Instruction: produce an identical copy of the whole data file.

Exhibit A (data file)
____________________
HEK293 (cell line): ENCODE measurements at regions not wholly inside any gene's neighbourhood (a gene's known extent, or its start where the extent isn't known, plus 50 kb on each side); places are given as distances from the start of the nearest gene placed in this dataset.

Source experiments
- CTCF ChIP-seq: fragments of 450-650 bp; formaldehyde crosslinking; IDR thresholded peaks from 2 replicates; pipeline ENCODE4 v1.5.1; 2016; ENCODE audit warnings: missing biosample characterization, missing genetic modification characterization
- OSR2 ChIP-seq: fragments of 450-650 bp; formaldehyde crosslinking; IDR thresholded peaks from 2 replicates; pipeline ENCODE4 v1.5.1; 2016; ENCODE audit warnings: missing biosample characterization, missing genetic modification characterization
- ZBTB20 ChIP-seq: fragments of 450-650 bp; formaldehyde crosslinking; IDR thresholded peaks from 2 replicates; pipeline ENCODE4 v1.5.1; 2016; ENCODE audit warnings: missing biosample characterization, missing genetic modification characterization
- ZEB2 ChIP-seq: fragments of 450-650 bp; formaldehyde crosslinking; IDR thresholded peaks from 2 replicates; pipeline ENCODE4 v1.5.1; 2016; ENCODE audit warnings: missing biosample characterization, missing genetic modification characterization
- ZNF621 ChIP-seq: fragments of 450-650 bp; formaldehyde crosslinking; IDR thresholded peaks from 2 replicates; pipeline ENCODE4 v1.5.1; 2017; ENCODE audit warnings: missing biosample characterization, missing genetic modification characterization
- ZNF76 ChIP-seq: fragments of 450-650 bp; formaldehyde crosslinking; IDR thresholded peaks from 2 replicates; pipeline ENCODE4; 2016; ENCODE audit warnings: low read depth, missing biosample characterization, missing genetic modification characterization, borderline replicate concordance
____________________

HEK293 (cell line): ENCODE measurements at regions not wholly inside any gene's neighbourhood (a gene's known extent, or its start where the extent isn't known, plus 50 kb on each side); places are given as distances from the start of the nearest gene placed in this dataset.

Source experiments
- CTCF ChIP-seq: fragments of 450-650 bp; formaldehyde crosslinking; IDR thresholded peaks from 2 replicates; pipeline ENCODE4 v1.5.1; 2016; ENCODE audit warnings: missing biosample characterization, missing genetic modification characterization
- OSR2 ChIP-seq: fragments of 450-650 bp; formaldehyde crosslinking; IDR thresholded peaks from 2 replicates; pipeline ENCODE4 v1.5.1; 2016; ENCODE audit warnings: missing biosample characterization, missing genetic modification characterization
- ZBTB20 ChIP-seq: fragments of 450-650 bp; formaldehyde crosslinking; IDR thresholded peaks from 2 replicates; pipeline ENCODE4 v1.5.1; 2016; ENCODE audit warnings: missing biosample characterization, missing genetic modification characterization
- ZEB2 ChIP-seq: fragments of 450-650 bp; formaldehyde crosslinking; IDR thresholded peaks from 2 replicates; pipeline ENCODE4 v1.5.1; 2016; ENCODE audit warnings: missing biosample characterization, missing genetic modification characterization
- ZNF621 ChIP-seq: fragments of 450-650 bp; formaldehyde crosslinking; IDR thresholded peaks from 2 replicates; pipeline ENCODE4 v1.5.1; 2017; ENCODE audit warnings: missing biosample characterization, missing genetic modification characterization
- ZNF76 ChIP-seq: fragments of 450-650 bp; formaldehyde crosslinking; IDR thresholded peaks from 2 replicates; pipeline ENCODE4; 2016; ENCODE audit warnings: low read depth, missing biosample characterization, missing genetic modification characterization, borderline replicate concordance